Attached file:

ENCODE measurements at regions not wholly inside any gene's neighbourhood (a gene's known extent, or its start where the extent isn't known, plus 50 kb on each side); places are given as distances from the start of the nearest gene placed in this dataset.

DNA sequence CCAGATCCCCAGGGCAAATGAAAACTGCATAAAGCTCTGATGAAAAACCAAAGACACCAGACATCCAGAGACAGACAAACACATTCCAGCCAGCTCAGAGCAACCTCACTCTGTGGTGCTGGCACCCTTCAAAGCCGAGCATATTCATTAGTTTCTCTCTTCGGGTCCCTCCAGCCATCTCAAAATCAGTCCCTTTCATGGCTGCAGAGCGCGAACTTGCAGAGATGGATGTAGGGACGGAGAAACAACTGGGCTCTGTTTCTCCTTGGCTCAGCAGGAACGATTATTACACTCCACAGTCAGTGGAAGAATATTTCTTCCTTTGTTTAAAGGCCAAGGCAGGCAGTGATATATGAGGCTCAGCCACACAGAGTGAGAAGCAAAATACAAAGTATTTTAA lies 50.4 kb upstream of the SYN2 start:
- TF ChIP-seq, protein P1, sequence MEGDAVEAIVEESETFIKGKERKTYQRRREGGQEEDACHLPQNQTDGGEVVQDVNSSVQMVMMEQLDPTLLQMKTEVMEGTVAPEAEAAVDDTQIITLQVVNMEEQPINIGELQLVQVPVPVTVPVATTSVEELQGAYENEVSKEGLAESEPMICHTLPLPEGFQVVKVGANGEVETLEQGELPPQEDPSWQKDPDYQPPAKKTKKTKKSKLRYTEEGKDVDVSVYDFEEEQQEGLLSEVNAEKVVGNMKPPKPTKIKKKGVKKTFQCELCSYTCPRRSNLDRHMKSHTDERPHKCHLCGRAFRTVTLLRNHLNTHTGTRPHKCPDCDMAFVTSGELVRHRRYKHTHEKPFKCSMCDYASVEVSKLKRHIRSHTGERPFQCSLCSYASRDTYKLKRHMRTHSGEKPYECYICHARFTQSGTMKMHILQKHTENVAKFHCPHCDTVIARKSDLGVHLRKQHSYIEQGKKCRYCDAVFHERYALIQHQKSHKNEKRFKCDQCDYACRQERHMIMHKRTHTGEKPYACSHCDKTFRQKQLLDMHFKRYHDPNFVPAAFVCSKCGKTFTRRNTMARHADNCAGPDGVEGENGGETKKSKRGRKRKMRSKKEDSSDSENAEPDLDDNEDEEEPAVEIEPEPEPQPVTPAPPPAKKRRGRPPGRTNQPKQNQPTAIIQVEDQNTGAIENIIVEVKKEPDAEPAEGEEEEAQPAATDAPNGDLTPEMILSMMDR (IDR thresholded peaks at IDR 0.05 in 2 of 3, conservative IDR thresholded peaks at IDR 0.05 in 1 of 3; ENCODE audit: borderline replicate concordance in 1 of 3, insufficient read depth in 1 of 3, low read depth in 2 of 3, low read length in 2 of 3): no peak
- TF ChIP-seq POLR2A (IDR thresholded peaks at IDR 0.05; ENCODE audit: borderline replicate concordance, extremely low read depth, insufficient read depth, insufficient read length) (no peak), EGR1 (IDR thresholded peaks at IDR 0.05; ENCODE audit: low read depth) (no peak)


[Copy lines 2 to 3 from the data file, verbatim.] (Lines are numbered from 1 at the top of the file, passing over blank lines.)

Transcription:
DNA sequence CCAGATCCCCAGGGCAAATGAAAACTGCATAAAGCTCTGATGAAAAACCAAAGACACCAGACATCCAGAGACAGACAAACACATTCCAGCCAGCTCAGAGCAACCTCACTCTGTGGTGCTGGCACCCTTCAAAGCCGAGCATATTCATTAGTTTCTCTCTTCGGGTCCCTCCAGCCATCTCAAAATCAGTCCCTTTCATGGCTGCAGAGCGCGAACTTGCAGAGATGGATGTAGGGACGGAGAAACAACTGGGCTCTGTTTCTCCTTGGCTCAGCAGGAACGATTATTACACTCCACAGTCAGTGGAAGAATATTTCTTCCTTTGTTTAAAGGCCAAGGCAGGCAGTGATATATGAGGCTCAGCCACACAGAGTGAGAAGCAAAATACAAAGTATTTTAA lies 50.4 kb upstream of the SYN2 start:
- TF ChIP-seq, protein P1, sequence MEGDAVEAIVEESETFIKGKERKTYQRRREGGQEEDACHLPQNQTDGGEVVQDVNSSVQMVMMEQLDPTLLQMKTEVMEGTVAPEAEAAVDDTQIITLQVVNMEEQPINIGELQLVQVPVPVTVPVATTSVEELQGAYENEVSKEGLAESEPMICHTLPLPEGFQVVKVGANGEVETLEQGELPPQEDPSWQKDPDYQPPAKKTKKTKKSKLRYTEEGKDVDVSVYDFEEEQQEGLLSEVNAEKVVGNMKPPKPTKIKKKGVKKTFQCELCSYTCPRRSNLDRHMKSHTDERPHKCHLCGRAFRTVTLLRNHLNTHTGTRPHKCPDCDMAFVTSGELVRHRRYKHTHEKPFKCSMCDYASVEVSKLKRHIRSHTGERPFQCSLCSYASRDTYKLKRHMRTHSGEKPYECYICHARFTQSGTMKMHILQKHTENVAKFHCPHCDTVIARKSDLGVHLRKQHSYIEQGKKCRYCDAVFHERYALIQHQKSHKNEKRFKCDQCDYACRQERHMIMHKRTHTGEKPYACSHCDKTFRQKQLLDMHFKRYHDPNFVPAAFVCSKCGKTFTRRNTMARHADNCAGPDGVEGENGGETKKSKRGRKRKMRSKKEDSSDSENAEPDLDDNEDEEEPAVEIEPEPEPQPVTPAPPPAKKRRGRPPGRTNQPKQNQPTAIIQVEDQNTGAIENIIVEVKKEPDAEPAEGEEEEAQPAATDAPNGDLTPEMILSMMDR (IDR thresholded peaks at IDR 0.05 in 2 of 3, conservative IDR thresholded peaks at IDR 0.05 in 1 of 3; ENCODE audit: borderline replicate concordance in 1 of 3, insufficient read depth in 1 of 3, low read depth in 2 of 3, low read length in 2 of 3): no peak